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Mandate-based health reform and the labor market: Evidence from the Massachusetts reform

Individual Author: 
Kolstad, Jonathan T.
Kowalski, Amanda E.

We model the labor market impact of the key provisions of the national and Massachusetts "mandate-based" health reforms: individual mandates, employer mandates, and subsidies. We characterize the compensating differential for employer-sponsored health insurance (ESHI) and the welfare impact of reform in terms of "sufficient statistics." We compare welfare under mandate-based reform to welfare in a counterfactual world where individuals do not value ESHI.

School, work, and waiting: The activities of PACE control group participants

Individual Author: 
Seefeldt, Kristin

This brief summarizes findings from in-depth interviews with 39 members of the control group in the Pathways for Advancing Careers and Education (PACE) study. PACE is a rigorous evaluation of nine career pathways programs. PACE used an experimental design in which eligible program applicants were randomly assigned to a treatment group that could access the program under study or a control group that could not. In order to accurately interpret impact findings, it is important that evaluators understand the experiences of control group members. (Author abstract)   

Progress on pathways: Findings from qualitative interviews with PACE participants

Individual Author: 
Seefeldt, Kristin

This brief summarizes findings from interviews conducted with participants in Pathways for Advancing Careers and Education (PACE), a rigorous evaluation of nine career pathways programs. Program applicants were randomly assigned to a treatment group that could access the career pathways program or a control group that could not. This brief describes the experiences of interviewees in the treatment group, two years after entering the study. Respondents reflect on the progress they’ve made on their chosen career pathways. (Author abstract) 

The CCDF policies database book of tables: Key cross-state variations in CCDF policies as of October 1, 2016

Individual Author: 
Minton, Sarah
Blatt, Lorraine
Tran, Victoria
Stevens, Kathryn
Giannarelli, Linda

The Child Care and Development Fund (CCDF) provides federal money to States, Territories, and Tribes to subsidize the cost of child care for lower-income families. Detailed policies vary widely across jurisdictions, with States/Territories/Tribes establishing different policies for: 

Using research and evaluation to support programs that promote parents' economic security and children's well-being

Individual Author: 
Ross, Christine
Sama-Miller, Emily
Roberts, Lily

The Exploration of Integrated Approaches to Supporting Child Development and Improving Family Economic Security project investigated the design and evaluability of approaches to alleviating poverty that address the needs of low-income parents and children. The project examined programs that deliberately combine services that are intended to support both child development and parental economic security.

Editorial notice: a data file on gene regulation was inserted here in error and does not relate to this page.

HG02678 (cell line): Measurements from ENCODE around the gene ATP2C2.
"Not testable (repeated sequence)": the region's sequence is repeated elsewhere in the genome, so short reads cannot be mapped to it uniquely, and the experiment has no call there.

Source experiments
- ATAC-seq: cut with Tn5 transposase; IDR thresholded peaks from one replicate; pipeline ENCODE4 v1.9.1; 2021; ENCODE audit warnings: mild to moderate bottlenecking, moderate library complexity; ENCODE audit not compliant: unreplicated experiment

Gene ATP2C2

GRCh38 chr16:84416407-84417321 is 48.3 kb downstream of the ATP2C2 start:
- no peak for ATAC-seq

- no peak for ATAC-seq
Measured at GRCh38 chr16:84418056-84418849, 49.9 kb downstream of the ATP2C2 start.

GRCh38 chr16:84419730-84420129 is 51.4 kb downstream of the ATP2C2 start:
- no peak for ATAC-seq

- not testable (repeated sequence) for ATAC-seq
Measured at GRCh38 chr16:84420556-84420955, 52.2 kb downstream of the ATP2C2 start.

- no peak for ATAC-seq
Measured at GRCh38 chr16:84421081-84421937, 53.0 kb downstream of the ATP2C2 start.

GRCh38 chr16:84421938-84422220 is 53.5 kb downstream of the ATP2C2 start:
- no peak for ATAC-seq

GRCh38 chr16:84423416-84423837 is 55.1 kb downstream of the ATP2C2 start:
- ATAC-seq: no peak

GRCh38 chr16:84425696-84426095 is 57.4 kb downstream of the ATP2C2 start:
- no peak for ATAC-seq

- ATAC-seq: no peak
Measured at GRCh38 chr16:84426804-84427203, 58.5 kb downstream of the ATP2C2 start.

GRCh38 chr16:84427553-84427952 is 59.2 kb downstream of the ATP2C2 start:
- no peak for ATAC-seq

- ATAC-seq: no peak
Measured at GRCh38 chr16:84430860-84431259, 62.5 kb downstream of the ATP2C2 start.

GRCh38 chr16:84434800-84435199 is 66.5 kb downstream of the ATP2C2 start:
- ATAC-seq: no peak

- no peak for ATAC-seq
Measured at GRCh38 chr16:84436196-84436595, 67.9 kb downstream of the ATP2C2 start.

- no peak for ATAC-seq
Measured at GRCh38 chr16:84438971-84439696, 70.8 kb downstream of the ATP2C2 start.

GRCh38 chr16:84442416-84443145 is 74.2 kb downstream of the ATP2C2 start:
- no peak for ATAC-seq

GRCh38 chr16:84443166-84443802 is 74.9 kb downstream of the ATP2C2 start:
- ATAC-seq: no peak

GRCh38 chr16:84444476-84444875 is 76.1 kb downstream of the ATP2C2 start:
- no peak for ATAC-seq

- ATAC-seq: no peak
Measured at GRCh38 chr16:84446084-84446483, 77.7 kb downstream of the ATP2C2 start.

Findings from the Accelerating Opportunity evaluation: Building the evidence on integrated career pathways

Individual Author: 
Eyster, Lauren
Barnow, Burt S.
Anderson, Theresa
Conway, Maureen
Lerman, Robert I.
Jain, Ranita
Kuehn, Daniel
Montes, Marcela

This brief summarizes findings from implementation, impact, and cost-benefit evaluations of Accelerating Opportunity (AO). AO is a career pathways initiative launched in 2011 that aims to help adults with low basic skills earn valued occupational credentials, obtain well-paying jobs, and sustain rewarding careers. AO was one of the first efforts to replicate and scale key elements of Washington state's Integrated Basic Education and Skills Training (I-BEST) model. The evaluation took place in Illinois, Kansas, Kentucky, and Louisiana.

How effects of local labor demand shocks vary with local labor market conditions

Individual Author: 
Bartik, Timothy J.

This paper estimates how effects of shocks to local labor demand on local labor market outcomes vary with initial local economic conditions. The data are on U.S. metro areas from 1979 to 2011. The paper finds that demand shocks to local job growth have greater effects in reducing local unemployment rates if the local economy is initially depressed than if the local economy is booming. Demand shocks have greater effects on local wage rates if the local unemployment rate is initially low, but lesser effects if local job growth is initially high.

Wage insurance as a policy option in the United States

Individual Author: 
Wandner, Stephen A.

Wage insurance is a program that attempts to help permanently displaced workers transition to employment rapidly, effectively, and equitably. Because displaced workers have been found to suffer substantial earnings losses when they become reemployed, a wage insurance program provides a temporary wage supplement that partially reduces the wage loss experienced by targeted, newly reemployed workers. While participating workers receive a “wage supplement,” the program is called “wage insurance” because of its design as a social insurance program rather than an income transfer program.

Are state unemployment insurance reserves sufficient for the next recession?

Individual Author: 
O'Leary, Christopher J.
Kline, Kenneth J.

Regular state unemployment insurance (UI) benefits are paid from state reserves held in unemployment trust fund accounts at the U.S. Treasury. Employers covered by the federal-state UI system make contributions to reserve accounts based on taxable wages. The federal government provides incentives for forward funding of benefits to support UI as an automatic macroeconomic stabilizer in the economy. However, the Great Recession exhausted UI reserves for the majority of states, and not all of them have yet replenished those reserves.